“Islamophobia is a real problem in our society.” Not, say, jihad terror. “Islamophobia.” How many people have been killed by jihad terror in Britain? And how many by “Islamophobia”? Which represents a global movement dedicated to destabilizing and destroying non-Muslim societies, and ultimately conquering them? And which is a term often used for resistance to that goal?
It’s hard to imagine that Britain could have a Prime Minister who would be even worse than Theresa May, but here he is, waiting in the wings.
The term “Islamophobia” is a vicious conflation of attacks on innocent Muslims, which are never justified, and honest analysis of the ways jihadis use the texts and teachings of Islam to justify violence and make recruits. The idea is to inhibit that analysis by equating it with attacks on Muslims, or even claiming that it will lead to attacks on Muslims. The end result will be that the jihad will advance unopposed and unimpeded, while all its foes have been silenced.
Corbyn says: “I’ve held meetings with Muslim women who have told me horrific stories of routine racist abuse on our streets. If women are abused because they are wearing a headscarf, then it is a wrong against them and it is a wrong against all of us.”
Yes, no woman should be abused simply for wearing a headscarf. But Corbyn doesn’t say a word about the many women who are abused for not wearing a headscarf. Do they have any rights? Does anyone speak for them? And how does Corbyn know that this abuse is really even happening, when there are so many incidents in which “anti-Muslim hate crimes” turn out to have been faked by Muslims?
Corbyn again: “The rise of extremist rightwing groups is a very serious threat not just to Muslims but to all minorities, and in fact to all Britons, and to the interwoven fabric that holds this country together.”
“Extremist rightwing groups.” About jihad terror groups he was silent.
“Jeremy Corbyn attacks Islamophobia during mosque visit,” by Harriet Sherwood, Guardian, February 18, 2018:
Muslim women are facing routine racist abuse on the streets of the UK, Jeremy Corbyn has said while visiting mosques participating in a nationwide open day to build bridges across communities.
“Islamophobia is a real problem in our society, as is other forms of racism like antisemitism and racism against people of Afro-Caribbean heritage,” the Labour leader said at the Finsbury Park mosque in north London.
“I’ve held meetings with Muslim women who have told me horrific stories of routine racist abuse on our streets. If women are abused because they are wearing a headscarf, then it is a wrong against them and it is a wrong against all of us.”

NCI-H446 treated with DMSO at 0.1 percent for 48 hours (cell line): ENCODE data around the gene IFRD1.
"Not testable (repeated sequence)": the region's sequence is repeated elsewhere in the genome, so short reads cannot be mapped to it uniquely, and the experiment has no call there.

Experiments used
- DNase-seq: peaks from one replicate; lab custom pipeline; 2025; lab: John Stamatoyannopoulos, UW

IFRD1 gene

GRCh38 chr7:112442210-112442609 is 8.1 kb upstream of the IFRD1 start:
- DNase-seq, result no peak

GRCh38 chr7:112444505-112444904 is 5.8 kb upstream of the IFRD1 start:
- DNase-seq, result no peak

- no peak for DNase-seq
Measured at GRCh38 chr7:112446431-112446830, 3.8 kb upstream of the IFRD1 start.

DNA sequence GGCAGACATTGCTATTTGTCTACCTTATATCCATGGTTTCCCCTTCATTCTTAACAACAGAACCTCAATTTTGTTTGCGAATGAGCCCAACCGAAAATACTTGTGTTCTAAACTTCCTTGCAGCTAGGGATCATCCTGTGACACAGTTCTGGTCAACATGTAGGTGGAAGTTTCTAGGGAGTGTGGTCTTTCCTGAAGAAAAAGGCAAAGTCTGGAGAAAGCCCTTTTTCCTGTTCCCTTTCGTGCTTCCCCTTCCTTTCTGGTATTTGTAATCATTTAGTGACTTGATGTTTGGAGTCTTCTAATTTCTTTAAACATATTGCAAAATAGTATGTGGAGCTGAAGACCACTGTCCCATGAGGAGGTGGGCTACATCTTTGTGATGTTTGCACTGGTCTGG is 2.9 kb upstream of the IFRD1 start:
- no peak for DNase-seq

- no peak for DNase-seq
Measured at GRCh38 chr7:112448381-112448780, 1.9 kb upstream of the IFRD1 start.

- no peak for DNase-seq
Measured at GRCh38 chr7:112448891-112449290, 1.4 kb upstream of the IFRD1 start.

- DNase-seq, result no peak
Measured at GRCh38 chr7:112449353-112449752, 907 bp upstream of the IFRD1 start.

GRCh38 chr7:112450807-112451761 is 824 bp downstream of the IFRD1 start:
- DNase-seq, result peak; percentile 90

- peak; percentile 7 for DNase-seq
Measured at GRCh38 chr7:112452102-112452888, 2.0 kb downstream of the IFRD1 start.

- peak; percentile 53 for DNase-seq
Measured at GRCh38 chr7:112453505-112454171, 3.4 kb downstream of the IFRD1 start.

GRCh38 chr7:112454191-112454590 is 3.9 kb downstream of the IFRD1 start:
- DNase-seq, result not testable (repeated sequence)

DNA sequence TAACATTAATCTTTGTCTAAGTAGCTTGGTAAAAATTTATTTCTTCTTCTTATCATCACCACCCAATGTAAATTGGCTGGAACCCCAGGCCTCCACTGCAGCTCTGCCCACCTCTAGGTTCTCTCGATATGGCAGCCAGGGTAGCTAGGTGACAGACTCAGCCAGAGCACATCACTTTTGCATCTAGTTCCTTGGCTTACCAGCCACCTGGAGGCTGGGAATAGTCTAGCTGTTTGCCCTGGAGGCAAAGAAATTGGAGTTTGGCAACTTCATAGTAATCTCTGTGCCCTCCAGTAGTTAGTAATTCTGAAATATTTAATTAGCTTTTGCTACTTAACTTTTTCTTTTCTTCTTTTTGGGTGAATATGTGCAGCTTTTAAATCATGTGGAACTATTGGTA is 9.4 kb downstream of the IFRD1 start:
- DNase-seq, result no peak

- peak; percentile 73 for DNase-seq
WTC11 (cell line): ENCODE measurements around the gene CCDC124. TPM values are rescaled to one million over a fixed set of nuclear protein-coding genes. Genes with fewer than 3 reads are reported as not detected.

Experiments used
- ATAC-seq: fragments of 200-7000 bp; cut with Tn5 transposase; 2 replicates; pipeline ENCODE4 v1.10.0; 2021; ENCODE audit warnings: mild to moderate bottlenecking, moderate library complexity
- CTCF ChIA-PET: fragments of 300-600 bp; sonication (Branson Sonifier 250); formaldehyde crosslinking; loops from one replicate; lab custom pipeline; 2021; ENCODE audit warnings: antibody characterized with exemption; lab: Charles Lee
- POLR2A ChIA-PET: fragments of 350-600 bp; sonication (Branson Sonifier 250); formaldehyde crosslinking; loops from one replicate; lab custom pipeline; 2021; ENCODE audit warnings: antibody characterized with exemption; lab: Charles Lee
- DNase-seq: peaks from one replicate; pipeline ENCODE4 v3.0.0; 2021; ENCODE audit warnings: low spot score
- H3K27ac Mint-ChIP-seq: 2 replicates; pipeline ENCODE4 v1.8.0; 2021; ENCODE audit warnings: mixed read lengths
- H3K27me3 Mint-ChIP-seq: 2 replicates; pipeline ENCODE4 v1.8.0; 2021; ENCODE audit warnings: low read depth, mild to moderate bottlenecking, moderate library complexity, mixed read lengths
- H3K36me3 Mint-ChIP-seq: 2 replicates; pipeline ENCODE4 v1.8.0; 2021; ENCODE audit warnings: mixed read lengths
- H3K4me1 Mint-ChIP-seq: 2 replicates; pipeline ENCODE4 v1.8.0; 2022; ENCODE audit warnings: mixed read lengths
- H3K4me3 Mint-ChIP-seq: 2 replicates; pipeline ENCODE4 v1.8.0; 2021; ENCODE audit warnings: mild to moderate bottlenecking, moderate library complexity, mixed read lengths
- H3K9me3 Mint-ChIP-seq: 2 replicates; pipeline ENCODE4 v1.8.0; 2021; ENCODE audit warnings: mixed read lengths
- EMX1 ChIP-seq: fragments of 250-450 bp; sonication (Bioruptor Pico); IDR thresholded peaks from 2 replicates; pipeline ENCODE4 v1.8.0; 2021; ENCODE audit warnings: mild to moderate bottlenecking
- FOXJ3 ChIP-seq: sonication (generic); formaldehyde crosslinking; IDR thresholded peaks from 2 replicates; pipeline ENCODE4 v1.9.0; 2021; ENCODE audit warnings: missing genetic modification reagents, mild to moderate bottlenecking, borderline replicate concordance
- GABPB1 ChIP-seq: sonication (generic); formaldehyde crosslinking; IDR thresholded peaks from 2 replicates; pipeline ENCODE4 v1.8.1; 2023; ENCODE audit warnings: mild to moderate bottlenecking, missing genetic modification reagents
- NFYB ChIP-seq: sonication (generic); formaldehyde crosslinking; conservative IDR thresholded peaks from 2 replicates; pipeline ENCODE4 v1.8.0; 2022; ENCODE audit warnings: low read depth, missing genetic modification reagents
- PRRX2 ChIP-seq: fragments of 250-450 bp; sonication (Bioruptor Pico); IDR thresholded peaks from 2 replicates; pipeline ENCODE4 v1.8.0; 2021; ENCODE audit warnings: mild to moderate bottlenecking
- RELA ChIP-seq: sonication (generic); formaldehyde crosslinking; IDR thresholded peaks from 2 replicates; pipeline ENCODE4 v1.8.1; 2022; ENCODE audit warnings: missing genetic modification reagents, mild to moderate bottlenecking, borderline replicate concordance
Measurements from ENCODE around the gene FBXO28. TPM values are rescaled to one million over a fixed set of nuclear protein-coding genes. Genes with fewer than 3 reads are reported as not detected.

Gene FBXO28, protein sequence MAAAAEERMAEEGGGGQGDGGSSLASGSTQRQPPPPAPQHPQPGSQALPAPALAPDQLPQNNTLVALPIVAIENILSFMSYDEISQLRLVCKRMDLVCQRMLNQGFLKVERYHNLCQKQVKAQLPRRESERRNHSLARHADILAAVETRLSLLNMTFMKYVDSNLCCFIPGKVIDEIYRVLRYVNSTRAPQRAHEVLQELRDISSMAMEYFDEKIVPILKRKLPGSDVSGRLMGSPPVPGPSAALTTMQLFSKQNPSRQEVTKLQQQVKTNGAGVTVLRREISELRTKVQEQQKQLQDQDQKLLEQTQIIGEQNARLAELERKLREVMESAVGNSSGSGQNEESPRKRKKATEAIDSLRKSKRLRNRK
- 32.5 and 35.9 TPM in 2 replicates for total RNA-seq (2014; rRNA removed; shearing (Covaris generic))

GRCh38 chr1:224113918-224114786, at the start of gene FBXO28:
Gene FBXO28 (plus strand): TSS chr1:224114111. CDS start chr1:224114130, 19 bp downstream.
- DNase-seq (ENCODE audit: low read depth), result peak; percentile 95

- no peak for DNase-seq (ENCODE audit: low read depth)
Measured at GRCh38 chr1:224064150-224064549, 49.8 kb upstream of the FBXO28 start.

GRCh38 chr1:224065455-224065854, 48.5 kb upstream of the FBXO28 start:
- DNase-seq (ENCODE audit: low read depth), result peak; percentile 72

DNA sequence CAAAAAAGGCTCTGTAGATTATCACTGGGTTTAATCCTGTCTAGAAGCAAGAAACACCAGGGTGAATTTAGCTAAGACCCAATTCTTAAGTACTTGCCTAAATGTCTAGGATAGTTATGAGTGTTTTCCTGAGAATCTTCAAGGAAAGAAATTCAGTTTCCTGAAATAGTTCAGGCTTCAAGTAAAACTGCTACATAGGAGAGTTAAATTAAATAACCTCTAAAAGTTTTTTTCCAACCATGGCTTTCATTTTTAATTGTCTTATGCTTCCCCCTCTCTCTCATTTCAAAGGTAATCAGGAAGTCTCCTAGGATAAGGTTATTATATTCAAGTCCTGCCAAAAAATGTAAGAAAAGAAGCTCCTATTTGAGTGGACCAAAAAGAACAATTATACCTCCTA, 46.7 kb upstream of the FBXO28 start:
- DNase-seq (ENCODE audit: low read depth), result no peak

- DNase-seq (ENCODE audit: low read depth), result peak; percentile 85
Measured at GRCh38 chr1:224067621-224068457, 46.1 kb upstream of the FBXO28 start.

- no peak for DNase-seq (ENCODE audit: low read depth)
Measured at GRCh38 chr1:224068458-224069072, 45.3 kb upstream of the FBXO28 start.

Finsbury Park mosque was among more than 200 Muslim places of worship to take part in Visit My Mosque day, organised by the Muslim Council of Britain (MCB). From Inverness to Cornwall, mosques invited people of other faiths and no faith to witness prayers, ask questions, read the Qur’an, take part in hijab and henna demonstrations and eat traditional food in an effort to debunk myths about Islam.
For the Finsbury Park mosque and nearby Muslim Welfare Centre, it was the first set-piece open day since a terror attack last June, in which Darren Osborne drove his van into a group of people leaving prayers, killing one person and injuring 12 others. Osborne was jailed for a minimum of 43 years earlier this month for the attack, which the judge said was motivated by an “ideology of hate towards Muslims”.
Mohammed Mahmoud, the imam of the Muslim Welfare Centre who was hailed as a hero after the attack for urging people in the crowd not to harm Osborne and delivering him to the police, said the attack “realised people’s fears and left the community in shock”.
Mahmoud, who gave evidence at Osborne’s trial, said “any person would have done what I did. The effect [of the attack] on me is irrelevant compared to the victims and the bereaved.”
He added: “The rise of extremist rightwing groups is a very serious threat not just to Muslims but to all minorities, and in fact to all Britons, and to the interwoven fabric that holds this country together. The way to combat this is to have open and frank dialogue; barring and banning can only breed further hate and division.”…